Having painstakingly researched the context surrounding Jefferson's historic letter, Dreisbach claims that his intentions were more political than philosophical. “Sometimes we look back at these historic figures as if they were marble busts and forget that they were politicians,” says the professor. The 1800 presidential election was one of history's most hotly contested, according to Dreisbach, with Jefferson and his opponent, John Adams, running mud-slinging campaigns. Jefferson was accused of being a radical infidel, while Adams was portrayed as an enemy of religious freedom. The Danbury letter was a chance for Jefferson to set his record straight on his stance on the federal government's role in religious matters – a topic of intense debate in that era.
In the days before televised addresses, not to mention tweets, blogs and the 24-hour news cycle, letters were an important way for leaders to communicate with the greater public, according to Dreisbach. “It was not uncommon for civic and religious groups to write to the President in those days, and not uncommon for the President to respond to them personally,” explains Dreisbach. “Typically, the recipient would run it down to their local newspaper, who would print the letter, which other papers around the country would in turn republish.”
Uncovering the truth
Those Jefferson-era newspapers became key sources in Dreisbach's research, though his most primary source was the actual rough draft of the letter itself, housed within the Library of Congress. Dreisbach spent hours poring over the parchment-paper letter in a temperature-controlled room at the library, wearing gloves to protect the document and armed with only a pencil and a notepad, per library rules. The professor discovered that the transcriptions of the letter published since the mid-19th century contained several major errors, and that Jefferson had made several major edits, scribbling out words and phrases so thoroughly that Dreisbach had to call in the FBI's “questioned documents” unit to decipher them.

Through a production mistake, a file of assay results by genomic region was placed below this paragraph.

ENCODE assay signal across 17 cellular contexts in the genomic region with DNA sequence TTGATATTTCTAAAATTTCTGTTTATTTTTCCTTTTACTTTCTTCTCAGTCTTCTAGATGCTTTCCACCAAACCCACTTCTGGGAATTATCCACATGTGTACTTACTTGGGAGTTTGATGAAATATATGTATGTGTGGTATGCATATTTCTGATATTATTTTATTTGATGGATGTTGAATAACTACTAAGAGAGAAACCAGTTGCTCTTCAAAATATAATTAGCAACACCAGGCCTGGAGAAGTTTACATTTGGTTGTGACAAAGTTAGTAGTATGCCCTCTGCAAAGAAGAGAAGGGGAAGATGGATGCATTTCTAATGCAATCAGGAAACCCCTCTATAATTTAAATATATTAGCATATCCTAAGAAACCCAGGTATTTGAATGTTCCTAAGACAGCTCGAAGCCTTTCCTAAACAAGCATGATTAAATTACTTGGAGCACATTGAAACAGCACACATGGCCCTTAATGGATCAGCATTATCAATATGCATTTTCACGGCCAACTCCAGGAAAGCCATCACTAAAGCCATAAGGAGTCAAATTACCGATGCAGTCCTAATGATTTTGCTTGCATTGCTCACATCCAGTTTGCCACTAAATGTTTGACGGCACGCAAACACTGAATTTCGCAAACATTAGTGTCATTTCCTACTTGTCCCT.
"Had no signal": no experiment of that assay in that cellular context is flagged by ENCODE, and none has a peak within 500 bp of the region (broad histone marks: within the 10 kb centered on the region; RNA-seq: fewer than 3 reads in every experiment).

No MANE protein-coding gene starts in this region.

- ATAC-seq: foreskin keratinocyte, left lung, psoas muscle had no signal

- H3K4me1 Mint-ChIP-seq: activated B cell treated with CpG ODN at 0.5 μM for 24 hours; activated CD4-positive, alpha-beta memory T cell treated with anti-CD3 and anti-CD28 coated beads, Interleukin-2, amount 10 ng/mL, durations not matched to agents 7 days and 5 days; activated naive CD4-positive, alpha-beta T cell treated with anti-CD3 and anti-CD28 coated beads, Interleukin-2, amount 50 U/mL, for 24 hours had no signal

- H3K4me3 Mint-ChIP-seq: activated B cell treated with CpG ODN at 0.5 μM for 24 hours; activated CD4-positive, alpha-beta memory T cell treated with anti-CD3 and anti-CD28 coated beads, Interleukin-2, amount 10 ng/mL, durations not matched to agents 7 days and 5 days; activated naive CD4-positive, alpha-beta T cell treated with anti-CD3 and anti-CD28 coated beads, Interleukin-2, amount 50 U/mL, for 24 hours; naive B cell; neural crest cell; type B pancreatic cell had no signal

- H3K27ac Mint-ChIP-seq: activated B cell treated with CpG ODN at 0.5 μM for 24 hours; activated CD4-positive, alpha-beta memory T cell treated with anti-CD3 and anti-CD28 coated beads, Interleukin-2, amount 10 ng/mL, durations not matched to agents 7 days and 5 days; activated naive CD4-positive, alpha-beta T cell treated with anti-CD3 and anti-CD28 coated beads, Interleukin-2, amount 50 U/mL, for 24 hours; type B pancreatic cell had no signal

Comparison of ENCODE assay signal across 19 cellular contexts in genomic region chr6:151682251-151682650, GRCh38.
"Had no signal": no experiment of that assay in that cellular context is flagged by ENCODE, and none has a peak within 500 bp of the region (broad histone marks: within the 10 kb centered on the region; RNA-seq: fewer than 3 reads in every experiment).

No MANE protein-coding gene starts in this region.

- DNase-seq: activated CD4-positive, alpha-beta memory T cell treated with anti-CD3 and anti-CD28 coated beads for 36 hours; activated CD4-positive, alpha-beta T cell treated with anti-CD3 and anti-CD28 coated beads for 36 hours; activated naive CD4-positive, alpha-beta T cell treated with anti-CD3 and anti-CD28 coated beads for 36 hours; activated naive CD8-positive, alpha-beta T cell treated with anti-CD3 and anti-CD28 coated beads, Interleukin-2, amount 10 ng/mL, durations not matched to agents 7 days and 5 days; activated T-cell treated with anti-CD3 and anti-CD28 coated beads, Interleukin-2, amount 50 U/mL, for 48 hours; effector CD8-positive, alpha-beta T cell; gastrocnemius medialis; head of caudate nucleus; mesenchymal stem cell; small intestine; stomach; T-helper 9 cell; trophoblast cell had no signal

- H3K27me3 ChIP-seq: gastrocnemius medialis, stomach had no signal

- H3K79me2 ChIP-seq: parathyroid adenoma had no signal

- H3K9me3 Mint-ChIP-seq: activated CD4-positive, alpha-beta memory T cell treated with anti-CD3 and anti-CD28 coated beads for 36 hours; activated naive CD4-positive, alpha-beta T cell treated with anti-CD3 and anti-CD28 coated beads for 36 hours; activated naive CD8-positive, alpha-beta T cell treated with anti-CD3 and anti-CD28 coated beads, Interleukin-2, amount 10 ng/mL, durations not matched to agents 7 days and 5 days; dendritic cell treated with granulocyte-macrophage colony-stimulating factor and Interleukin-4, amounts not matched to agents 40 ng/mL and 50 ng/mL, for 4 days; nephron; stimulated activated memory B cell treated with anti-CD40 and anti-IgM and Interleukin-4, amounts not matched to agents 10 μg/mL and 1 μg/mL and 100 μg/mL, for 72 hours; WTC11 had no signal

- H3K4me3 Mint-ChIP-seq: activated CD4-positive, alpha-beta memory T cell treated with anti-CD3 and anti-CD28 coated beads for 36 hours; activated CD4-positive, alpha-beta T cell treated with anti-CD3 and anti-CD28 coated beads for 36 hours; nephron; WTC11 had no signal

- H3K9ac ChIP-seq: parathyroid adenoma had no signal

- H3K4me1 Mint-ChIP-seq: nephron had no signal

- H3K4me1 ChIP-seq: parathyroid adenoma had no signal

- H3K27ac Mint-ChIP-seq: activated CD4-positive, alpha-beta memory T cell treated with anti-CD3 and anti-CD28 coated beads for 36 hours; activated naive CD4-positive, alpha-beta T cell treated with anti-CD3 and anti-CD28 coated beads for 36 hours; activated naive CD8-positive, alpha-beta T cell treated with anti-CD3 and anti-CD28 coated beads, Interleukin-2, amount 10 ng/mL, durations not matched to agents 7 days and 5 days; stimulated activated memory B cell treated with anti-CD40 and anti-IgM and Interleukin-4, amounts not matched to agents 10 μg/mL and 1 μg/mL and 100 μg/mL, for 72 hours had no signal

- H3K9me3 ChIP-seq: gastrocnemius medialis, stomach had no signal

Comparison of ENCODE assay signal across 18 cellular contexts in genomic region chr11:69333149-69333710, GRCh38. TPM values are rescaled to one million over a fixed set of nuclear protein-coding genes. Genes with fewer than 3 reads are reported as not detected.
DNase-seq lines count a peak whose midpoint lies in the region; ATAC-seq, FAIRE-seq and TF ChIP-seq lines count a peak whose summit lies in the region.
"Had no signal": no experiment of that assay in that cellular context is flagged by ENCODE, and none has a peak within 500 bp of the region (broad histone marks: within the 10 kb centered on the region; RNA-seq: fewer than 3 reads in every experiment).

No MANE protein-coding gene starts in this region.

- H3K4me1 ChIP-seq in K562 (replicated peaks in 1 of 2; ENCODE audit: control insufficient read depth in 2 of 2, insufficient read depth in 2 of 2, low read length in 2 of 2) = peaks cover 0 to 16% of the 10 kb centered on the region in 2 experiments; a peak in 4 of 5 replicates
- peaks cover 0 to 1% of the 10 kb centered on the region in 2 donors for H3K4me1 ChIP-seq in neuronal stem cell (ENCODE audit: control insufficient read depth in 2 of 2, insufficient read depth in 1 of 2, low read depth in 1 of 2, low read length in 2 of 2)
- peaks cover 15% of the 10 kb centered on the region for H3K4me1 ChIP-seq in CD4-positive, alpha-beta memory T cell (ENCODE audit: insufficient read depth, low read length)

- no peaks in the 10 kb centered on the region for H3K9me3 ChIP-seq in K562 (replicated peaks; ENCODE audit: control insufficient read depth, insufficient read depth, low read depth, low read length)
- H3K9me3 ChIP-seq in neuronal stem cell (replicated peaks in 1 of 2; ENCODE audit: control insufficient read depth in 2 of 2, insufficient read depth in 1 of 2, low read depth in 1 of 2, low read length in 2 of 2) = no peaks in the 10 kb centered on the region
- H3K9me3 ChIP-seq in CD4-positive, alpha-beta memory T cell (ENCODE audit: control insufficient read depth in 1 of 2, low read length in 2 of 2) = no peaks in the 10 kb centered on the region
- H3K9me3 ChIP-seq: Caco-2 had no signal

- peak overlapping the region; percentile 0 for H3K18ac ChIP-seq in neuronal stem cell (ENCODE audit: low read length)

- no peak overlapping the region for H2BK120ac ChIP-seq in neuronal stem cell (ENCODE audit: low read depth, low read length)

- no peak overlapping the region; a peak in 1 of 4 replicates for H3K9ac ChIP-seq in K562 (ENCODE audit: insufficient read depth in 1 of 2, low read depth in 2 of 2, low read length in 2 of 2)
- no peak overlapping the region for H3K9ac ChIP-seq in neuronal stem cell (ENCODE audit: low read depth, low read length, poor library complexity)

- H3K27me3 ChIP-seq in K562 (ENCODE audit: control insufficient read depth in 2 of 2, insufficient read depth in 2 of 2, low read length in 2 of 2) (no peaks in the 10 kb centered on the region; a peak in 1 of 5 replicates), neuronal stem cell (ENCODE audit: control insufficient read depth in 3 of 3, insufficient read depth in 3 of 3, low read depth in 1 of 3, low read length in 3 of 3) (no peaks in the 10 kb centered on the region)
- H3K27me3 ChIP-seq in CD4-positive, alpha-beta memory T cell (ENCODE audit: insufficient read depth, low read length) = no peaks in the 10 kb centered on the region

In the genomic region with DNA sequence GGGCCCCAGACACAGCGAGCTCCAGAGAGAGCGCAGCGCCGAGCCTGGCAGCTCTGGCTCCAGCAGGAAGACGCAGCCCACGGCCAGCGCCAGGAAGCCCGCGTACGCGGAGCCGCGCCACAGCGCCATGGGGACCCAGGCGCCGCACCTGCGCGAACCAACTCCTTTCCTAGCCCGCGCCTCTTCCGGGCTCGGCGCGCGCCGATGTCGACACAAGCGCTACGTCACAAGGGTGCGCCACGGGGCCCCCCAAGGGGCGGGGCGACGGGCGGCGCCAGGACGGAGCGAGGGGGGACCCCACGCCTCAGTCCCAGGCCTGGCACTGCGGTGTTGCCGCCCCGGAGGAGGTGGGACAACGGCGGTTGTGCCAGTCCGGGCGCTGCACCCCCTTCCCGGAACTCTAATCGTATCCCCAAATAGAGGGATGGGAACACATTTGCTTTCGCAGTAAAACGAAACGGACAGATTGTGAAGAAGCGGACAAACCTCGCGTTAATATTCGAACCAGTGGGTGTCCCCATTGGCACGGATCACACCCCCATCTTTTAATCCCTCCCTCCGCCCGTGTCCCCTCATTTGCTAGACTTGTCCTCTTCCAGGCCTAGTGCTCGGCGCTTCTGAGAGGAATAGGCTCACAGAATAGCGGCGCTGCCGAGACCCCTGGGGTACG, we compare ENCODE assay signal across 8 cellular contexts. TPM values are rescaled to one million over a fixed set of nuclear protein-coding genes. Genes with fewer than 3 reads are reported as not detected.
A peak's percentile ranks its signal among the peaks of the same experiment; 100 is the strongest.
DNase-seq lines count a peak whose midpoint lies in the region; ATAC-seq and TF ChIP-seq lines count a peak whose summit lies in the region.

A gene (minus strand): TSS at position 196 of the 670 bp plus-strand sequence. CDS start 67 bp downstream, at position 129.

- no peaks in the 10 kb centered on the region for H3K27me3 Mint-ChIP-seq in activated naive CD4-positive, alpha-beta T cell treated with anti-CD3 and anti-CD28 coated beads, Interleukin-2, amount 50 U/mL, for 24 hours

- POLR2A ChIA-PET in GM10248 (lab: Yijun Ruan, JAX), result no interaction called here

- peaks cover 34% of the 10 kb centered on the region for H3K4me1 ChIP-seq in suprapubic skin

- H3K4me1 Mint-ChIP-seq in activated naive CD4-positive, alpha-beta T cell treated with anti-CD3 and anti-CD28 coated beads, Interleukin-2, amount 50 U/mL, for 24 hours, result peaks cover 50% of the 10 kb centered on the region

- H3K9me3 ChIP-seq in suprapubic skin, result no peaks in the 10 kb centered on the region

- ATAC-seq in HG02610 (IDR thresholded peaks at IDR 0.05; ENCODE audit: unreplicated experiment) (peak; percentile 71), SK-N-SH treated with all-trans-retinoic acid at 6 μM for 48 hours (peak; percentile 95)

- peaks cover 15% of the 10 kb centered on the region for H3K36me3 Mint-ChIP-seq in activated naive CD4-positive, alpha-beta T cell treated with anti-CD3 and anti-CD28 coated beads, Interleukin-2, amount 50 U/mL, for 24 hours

Today, nearly every surviving historic document has been archived digitally, a welcome convenience for Dreisbach, though he worries that the advent of key word searching makes it too easy for researchers to ignore the surrounding context of a given newspaper article or turn of phrase.
The more things change, the more they stay the same. More than two centuries after Thomas Jefferson was inaugurated as the third president of the United States and penned his famous words on the role of religion in national politics, President Barack Obama was sworn in on a weather-worn Bible belonging to preacher and civil rights leader Martin Luther King, Jr. Issues of faith – including the very notion of separation of church and state – were among the issues debated on the 2012 campaign trail. While the world has changed in ways Jefferson could have never imagined, the political maneuvering around this debate would probably seem all too familiar.
--Professor Daniel Dreisbach previously served as a judicial clerk for a judge on the U. S. Fourth Circuit Court of Appeals and as a public interest lawyer specializing in civil and religious liberties. He has been published in, among others, American Journal of Legal History, Constitutional Commentary, and Virginia Magazine of History and Biography. Dreisbach's latest research looks at the influence of religion on colonial laws.